of 5-10 ppm. He also observed that the serum Ca:Mg ratio varied considerably, normal animals having a ratio of 5.6; tetany animals a ratio of
14.6; and animals with “milk disease,” probably what is now known as
milk fever, a ratio of 2. Meyer (1960) classified animals as hypermagnesemic if they had greater than 32 ppm of Mg in their serum; normal
from 18-32; slightly hypomagnesemic 12- 18; severely hypomagnesemic
less than 12. Storry and Rook (1963) in an experimental feeding trial
showed that animals with a Mg-sufficient diet had serum Mg levels of
20-27 ppm, and that animals approaching tetany had Mg levels of 10- I5
ppm. In the same study, urine losses of Mg ranged from I to 2 g per day
on the sufficient diet, and decreased to 0 when the blood serum Mg fell
below 20 pprn. At the same time, Mg lost in the feces was about 2 g
per day on the sufficient diet and fell steadily to 1 g per day when the animals were placed on a deficient diet.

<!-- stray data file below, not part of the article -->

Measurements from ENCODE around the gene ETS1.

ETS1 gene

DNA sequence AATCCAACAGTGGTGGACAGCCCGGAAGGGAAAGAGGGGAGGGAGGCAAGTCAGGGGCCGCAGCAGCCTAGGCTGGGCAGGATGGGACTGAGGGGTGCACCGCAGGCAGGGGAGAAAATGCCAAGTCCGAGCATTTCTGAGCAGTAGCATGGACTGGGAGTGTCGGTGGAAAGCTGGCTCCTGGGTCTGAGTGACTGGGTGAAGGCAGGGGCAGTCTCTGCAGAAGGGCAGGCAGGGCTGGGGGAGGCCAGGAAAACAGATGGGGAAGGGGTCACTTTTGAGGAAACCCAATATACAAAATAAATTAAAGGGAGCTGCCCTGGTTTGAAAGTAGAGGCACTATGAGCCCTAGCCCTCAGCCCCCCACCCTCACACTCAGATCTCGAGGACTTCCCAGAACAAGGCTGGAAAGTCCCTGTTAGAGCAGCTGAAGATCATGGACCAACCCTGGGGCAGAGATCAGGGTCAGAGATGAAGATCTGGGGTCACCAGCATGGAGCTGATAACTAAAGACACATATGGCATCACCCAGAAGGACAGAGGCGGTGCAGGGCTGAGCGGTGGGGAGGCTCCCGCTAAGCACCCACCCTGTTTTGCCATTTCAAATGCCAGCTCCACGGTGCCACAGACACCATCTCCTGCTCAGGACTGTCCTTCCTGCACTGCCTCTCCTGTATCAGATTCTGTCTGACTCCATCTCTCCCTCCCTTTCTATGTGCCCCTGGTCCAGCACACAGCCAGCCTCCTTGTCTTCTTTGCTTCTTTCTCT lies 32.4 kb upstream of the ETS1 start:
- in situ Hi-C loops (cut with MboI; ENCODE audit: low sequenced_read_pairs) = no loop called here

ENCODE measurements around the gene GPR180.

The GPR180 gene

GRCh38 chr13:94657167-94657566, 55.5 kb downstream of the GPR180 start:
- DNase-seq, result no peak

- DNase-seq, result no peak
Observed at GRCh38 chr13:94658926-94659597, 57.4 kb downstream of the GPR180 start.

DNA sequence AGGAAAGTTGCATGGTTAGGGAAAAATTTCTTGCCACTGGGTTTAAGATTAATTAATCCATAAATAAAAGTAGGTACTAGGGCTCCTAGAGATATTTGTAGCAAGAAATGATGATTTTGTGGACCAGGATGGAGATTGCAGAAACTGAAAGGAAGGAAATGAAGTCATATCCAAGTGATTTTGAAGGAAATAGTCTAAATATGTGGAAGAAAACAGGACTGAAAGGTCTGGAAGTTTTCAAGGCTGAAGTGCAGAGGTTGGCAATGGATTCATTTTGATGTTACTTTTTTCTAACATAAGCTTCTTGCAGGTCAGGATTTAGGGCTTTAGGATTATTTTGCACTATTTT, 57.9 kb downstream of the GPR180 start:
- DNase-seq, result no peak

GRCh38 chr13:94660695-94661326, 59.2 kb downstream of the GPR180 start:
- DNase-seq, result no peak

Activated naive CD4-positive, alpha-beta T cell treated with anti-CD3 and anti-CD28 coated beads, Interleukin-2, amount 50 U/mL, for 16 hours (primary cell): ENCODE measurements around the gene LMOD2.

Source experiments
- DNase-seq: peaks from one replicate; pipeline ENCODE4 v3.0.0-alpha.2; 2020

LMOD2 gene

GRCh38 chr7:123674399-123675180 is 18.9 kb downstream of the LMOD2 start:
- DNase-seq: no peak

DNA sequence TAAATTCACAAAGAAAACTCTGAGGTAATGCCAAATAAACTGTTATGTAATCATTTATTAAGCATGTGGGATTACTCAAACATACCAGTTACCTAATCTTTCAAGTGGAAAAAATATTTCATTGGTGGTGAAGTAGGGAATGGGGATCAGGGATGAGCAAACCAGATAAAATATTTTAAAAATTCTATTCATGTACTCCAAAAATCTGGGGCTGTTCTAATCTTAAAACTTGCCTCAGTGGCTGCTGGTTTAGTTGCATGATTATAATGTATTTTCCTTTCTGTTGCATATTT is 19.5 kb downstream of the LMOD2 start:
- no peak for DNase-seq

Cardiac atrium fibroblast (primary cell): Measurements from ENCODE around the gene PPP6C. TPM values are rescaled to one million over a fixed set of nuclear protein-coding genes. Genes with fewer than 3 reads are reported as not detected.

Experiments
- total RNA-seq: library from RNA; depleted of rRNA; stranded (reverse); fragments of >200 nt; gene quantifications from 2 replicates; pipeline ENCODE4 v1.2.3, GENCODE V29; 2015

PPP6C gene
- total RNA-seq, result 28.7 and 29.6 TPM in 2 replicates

Crookshank and Sims ( I 9 5 9 , in a study of wheat pasture poisoning in
Texas, established normal serum levels for 185 Hereford cows as being
20.5 k 2.5 ppm for Mg; 1 10.8 f6.7 ppm for Ca. Sixty animals with wheat
pasture poisoning had an average serum Mg level of 13.5 ? 7.5 ppm, and
Ca levels of 66.8 & 11.2 ppm. Potassium levels appeared to be elevated
but quite variable, the normal mean being 197 -1- 22 ppm K, and affected
animals being 234 ? 83 ppm K. The affected animals were much more
variable than the normals, 10% being greater than 400 ppm K. Serum
albumin was slightly depressed and serum globulin greatly increased in
GRASS TETANY OF RUMINANTS
the affected animals as compared to the normals, giving a very significant
depression in the a1bumin:globulin ratio. They concluded that the wide